An aide to Gov. Cuomo remained hospitalized in critical condition Tuesday, a day after being caught in the crossfire between two gangs in Brooklyn in the festivities leading up to the West Indian Day Parade.
A $12,500 reward for information in the shooting of Carey Gabay, a first deputy general counsel at the Empire State Development Corporation, was posted Tuesday morning as the Harvard-educated lawyer fights for his life in a Kings County Hospital bed.
The NYPD Wednesday released a sketch of a man wanted for questioning in the shooting. Witnesses at the scene told police the man was at the scene and described him as 19 or 20 years old, wearing a white T-shirt, black pants and a Jamaican flag around his neck.
Police called Gabay an unintended victim of an exchange of more than two dozen shots from up to three guns at 3:40 a.m. Monday near the parade route. Investigators were still searching for the shooters on Tuesday.
In a statement, Gabay's family said he was in a coma "surrounded by his loved ones."
"Our family is thankful for the outpouring of prayers that we've received in the aftermath of this senseless violence," the family said. "Carey has always been an inspiration to all of us and he continues to inspire us with his fight for survival."
Cuomo called the 43-year-old Harvard-educated lawyer "an outstanding public servant" who joined his administration in 2011.
"He's not doing well," Cuomo said Tuesday during a visit to Puerto Rico to discuss ways New York could help the U.S. territory's economic crisis.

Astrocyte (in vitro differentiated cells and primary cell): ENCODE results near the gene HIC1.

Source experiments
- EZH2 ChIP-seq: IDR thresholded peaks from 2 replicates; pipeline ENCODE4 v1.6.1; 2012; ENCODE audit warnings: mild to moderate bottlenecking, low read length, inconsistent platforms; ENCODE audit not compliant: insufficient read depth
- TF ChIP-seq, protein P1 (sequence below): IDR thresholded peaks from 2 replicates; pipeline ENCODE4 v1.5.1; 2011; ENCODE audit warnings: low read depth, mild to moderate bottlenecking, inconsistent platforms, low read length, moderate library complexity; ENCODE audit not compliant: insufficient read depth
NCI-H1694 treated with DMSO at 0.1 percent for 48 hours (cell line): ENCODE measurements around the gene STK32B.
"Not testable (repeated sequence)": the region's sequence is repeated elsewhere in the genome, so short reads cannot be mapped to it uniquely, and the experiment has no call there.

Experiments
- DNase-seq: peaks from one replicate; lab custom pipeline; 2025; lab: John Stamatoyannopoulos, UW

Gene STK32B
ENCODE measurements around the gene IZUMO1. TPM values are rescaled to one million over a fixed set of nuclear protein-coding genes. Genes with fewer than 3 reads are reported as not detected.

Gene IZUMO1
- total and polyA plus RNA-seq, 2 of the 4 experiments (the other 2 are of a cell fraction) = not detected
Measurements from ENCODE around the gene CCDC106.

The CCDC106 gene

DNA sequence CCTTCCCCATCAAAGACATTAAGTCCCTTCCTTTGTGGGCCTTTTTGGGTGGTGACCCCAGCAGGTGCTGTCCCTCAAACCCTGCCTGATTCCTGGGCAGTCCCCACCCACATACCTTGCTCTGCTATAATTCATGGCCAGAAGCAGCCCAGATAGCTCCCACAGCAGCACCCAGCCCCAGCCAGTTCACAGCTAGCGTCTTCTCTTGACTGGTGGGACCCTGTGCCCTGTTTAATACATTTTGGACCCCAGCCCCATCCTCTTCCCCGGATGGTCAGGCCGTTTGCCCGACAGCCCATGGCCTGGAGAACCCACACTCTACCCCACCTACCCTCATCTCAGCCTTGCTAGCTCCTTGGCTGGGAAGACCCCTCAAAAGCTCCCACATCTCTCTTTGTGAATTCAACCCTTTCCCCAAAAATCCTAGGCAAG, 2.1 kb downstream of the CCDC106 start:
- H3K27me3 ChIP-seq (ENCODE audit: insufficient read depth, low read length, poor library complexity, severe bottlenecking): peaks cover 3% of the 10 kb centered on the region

Police Commissioner Bill Bratton told reporters the gangs believed to be involved are well-known to police.
"I'm very confident that we will solve that crime," Bratton said.
West Indian Day Parade 2015
The shooting was one of several outbursts of violence in the neighborhoods surrounding the parade. A 24-year-old man was fatally stabbed near Grand Army Plaza.
There have been no arrests in the shooting or stabbing.
Bloodshed before or after the West Indian Day celebration has become a sadly familiar part of the parade routine. Last year, a recent parolee opened fire into a crowd of revelers, killing one man and wounding several others. And in 2013, a 1-year-old boy sitting in his stroller was killed by a bullet meant for his father.
Asked about the future of the parade, Bratton said Tuesday, "The political leadership, the community leadership, the communities themselves want that celebration. They've made that quite clear. ... So we will work to the best of our ability to deal with the elements in that community that engage in that violence."
Anyone with information about the shooting is asked to call Crime Stopper at 800-577-TIPS.